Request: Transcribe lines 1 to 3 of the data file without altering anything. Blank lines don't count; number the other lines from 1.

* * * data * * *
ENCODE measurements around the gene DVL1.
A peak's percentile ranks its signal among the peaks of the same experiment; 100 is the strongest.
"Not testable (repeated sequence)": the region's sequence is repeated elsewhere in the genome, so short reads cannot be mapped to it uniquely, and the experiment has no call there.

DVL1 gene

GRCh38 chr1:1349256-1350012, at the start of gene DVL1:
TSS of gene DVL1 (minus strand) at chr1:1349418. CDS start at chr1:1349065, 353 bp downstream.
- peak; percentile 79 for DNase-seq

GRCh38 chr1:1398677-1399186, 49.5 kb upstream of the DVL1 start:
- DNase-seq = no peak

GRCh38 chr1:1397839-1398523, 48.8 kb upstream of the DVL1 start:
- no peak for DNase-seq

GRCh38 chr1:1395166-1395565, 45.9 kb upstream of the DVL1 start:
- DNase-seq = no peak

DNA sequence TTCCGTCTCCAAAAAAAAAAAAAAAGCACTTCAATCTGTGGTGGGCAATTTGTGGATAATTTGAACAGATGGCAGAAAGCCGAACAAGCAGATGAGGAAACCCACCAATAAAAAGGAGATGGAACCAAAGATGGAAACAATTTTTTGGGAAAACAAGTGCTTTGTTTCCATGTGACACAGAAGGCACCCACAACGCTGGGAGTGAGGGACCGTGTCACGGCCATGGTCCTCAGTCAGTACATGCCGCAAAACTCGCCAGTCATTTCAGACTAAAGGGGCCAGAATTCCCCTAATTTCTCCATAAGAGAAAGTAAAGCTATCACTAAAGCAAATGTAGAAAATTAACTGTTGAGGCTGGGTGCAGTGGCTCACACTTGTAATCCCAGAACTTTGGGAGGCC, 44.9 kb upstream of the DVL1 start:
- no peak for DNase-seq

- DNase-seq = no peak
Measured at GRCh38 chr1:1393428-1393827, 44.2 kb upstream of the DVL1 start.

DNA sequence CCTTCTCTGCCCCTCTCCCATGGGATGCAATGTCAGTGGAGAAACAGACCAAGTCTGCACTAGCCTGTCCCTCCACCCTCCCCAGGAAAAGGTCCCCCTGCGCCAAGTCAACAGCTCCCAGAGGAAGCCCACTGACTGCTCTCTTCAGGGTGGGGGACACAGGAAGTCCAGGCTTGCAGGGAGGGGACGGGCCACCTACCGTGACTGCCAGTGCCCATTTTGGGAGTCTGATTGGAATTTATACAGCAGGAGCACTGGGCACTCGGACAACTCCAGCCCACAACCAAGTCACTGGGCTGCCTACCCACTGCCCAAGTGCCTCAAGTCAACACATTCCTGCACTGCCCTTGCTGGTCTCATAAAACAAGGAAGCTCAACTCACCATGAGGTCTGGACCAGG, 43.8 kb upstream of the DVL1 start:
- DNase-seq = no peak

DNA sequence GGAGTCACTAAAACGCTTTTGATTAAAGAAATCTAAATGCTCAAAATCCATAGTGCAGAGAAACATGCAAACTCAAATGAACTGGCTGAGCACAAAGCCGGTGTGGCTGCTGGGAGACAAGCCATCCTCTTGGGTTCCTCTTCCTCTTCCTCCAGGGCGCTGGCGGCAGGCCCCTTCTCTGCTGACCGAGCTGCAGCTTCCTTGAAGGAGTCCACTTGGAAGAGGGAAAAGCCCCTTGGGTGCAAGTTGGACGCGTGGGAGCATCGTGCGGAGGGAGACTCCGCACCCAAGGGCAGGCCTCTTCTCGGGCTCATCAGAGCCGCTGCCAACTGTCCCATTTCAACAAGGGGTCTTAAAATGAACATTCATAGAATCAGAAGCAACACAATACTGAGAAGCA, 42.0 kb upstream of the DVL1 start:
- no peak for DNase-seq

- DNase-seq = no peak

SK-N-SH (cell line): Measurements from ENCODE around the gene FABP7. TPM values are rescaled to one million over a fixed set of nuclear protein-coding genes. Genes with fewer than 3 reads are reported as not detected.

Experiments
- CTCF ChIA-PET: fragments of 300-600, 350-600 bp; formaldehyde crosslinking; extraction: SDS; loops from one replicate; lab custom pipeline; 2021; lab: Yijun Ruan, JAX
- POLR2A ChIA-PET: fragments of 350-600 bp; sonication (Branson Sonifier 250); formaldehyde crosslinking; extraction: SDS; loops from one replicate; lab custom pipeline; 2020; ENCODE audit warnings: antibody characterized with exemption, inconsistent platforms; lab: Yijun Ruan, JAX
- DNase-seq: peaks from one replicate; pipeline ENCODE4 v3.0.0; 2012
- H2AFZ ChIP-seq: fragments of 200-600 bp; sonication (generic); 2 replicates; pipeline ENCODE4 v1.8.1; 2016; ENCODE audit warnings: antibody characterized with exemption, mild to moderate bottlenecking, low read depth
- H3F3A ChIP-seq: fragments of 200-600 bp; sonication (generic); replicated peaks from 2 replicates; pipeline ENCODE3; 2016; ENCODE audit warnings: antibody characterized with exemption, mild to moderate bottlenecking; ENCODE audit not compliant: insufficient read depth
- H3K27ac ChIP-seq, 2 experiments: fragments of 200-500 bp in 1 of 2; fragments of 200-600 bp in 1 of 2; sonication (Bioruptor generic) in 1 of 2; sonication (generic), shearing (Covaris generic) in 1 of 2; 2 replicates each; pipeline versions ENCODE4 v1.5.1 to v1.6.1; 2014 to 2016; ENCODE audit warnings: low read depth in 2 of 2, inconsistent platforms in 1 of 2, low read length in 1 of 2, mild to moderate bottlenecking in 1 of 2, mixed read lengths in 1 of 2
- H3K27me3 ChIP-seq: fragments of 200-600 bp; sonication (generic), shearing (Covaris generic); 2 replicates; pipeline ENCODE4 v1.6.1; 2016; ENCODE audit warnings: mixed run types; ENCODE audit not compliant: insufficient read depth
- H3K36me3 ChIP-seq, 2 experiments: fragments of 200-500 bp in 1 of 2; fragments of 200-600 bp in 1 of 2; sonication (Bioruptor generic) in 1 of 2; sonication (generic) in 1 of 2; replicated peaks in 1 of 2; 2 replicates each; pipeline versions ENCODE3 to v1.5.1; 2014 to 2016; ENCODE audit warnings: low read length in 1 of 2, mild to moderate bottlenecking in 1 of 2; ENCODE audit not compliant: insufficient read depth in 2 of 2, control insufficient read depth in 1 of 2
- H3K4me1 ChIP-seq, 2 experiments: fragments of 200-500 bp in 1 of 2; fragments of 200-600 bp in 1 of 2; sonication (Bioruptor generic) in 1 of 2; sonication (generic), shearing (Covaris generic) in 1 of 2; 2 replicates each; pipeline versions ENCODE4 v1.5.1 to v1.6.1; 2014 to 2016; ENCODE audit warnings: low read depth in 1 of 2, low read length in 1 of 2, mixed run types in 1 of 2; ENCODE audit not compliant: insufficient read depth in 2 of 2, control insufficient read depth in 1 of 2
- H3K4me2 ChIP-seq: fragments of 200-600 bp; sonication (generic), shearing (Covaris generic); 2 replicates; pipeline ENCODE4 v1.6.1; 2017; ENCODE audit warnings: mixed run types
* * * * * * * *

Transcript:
ENCODE measurements around the gene DVL1.
A peak's percentile ranks its signal among the peaks of the same experiment; 100 is the strongest.
"Not testable (repeated sequence)": the region's sequence is repeated elsewhere in the genome, so short reads cannot be mapped to it uniquely, and the experiment has no call there.